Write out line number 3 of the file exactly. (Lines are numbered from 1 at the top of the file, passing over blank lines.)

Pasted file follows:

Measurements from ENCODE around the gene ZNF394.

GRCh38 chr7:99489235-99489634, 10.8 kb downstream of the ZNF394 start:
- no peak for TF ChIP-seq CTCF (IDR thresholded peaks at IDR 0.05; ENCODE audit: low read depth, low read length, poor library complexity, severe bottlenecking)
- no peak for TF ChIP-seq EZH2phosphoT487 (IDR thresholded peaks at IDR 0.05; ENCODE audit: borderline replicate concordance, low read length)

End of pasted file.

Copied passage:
- no peak for TF ChIP-seq CTCF (IDR thresholded peaks at IDR 0.05; ENCODE audit: low read depth, low read length, poor library complexity, severe bottlenecking)